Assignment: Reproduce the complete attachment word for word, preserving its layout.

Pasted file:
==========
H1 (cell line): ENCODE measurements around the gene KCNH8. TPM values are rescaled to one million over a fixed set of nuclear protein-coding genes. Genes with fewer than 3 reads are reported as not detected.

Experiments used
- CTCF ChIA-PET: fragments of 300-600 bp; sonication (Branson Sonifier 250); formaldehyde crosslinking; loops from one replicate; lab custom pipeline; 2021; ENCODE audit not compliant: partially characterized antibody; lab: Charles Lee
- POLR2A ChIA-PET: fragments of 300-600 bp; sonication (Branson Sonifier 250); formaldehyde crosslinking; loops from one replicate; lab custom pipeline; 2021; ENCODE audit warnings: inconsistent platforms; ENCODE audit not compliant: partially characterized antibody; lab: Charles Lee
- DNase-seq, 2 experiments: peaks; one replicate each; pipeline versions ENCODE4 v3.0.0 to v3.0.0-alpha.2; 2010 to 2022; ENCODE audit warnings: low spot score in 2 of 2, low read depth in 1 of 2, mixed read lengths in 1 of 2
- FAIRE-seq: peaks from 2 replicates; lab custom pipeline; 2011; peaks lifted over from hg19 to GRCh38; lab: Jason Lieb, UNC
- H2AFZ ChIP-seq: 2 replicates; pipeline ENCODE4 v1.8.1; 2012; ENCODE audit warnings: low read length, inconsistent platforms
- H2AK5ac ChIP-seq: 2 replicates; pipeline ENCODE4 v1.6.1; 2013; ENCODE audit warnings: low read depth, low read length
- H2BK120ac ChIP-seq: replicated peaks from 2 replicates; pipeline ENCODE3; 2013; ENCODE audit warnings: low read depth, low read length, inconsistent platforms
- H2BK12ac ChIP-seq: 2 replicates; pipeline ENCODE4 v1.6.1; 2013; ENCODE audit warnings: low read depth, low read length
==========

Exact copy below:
H1 (cell line): ENCODE measurements around the gene KCNH8. TPM values are rescaled to one million over a fixed set of nuclear protein-coding genes. Genes with fewer than 3 reads are reported as not detected.

Experiments used
- CTCF ChIA-PET: fragments of 300-600 bp; sonication (Branson Sonifier 250); formaldehyde crosslinking; loops from one replicate; lab custom pipeline; 2021; ENCODE audit not compliant: partially characterized antibody; lab: Charles Lee
- POLR2A ChIA-PET: fragments of 300-600 bp; sonication (Branson Sonifier 250); formaldehyde crosslinking; loops from one replicate; lab custom pipeline; 2021; ENCODE audit warnings: inconsistent platforms; ENCODE audit not compliant: partially characterized antibody; lab: Charles Lee
- DNase-seq, 2 experiments: peaks; one replicate each; pipeline versions ENCODE4 v3.0.0 to v3.0.0-alpha.2; 2010 to 2022; ENCODE audit warnings: low spot score in 2 of 2, low read depth in 1 of 2, mixed read lengths in 1 of 2
- FAIRE-seq: peaks from 2 replicates; lab custom pipeline; 2011; peaks lifted over from hg19 to GRCh38; lab: Jason Lieb, UNC
- H2AFZ ChIP-seq: 2 replicates; pipeline ENCODE4 v1.8.1; 2012; ENCODE audit warnings: low read length, inconsistent platforms
- H2AK5ac ChIP-seq: 2 replicates; pipeline ENCODE4 v1.6.1; 2013; ENCODE audit warnings: low read depth, low read length
- H2BK120ac ChIP-seq: replicated peaks from 2 replicates; pipeline ENCODE3; 2013; ENCODE audit warnings: low read depth, low read length, inconsistent platforms
- H2BK12ac ChIP-seq: 2 replicates; pipeline ENCODE4 v1.6.1; 2013; ENCODE audit warnings: low read depth, low read length